But whether or not it happens is largely dependent on who signs the Civil Rights Act. If a Republican does the southern democrats aren't going to shift to the Republicans in 1968 and even in our timeline that was a quite more gradual process than people want to admit though the Civil Rights Act certainly was the driving force it took a long time before the Democratic Party keeled over in the South.TBH, Nixon's Southern strategy appears to have been largely rhetorical. I mean, desegregation was primarily in the hands of the courts and Nixon's SCOTUS Justices, with the exception of Rehnquist, weren't exactly social conservatives either. Also, welfare cutting only gained steam later--not under Nixon.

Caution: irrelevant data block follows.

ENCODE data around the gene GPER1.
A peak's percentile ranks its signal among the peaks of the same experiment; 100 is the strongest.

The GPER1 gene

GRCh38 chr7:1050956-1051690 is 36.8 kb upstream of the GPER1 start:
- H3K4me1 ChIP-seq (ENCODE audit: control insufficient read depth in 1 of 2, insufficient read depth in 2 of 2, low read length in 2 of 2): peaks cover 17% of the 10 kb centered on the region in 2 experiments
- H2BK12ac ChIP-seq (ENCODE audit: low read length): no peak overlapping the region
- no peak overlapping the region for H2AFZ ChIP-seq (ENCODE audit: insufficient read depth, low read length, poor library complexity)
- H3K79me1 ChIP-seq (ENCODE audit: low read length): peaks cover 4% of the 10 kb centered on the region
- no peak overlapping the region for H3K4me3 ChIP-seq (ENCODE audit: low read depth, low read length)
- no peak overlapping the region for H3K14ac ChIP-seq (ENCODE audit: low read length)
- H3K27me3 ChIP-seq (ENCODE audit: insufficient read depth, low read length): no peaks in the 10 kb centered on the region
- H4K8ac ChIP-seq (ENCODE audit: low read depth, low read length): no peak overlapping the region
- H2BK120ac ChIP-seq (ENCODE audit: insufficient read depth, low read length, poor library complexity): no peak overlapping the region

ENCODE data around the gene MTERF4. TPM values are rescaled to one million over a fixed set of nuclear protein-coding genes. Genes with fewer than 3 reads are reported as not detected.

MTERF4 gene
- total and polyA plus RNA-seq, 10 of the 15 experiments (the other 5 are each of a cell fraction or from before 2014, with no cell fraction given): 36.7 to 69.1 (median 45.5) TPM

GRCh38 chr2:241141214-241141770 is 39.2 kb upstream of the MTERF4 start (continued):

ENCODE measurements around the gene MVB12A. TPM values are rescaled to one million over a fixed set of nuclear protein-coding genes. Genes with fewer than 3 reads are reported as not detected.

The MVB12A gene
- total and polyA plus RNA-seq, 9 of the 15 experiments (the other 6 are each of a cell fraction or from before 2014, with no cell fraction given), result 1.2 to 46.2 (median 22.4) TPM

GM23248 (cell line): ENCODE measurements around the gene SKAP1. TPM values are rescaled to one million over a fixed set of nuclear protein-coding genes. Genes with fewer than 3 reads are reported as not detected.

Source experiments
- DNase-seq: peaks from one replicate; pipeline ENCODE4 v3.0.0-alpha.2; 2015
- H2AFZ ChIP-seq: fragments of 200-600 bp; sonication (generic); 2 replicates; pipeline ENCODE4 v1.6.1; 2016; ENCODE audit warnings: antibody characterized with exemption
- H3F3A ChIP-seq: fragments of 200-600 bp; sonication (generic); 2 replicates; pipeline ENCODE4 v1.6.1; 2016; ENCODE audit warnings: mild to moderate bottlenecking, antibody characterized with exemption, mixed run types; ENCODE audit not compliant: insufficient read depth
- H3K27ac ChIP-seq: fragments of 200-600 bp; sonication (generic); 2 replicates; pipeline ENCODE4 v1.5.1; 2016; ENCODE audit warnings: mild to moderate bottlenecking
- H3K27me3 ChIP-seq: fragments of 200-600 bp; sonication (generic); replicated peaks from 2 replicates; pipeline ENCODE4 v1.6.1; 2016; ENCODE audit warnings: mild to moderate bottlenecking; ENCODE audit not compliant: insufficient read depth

Don't think SCOTUS is relevant here tbh. Southern strategy was based on capitalizing on white feelings about desegregation not about actually stopping it. That being said, Courts can't just desegregate at the snap of a finger, you need to keep suing over and over again after cases and controversy found to have standing that are successfully appealed from segregationist dominated state and local courts and the court then needs to file specific orders to stop it. Long and difficult process and the Southern state and local officials knew this and successfully held off desegregation for decades and many argue that a state of semi segregation still exists in practice. SCOTUS is a court consisting of nine people and a bunch of law clerks they can't micromanage this, only can interpret the law in the cases that come to their court, they are deferring to the executive branch to enforce the law as they interpret it.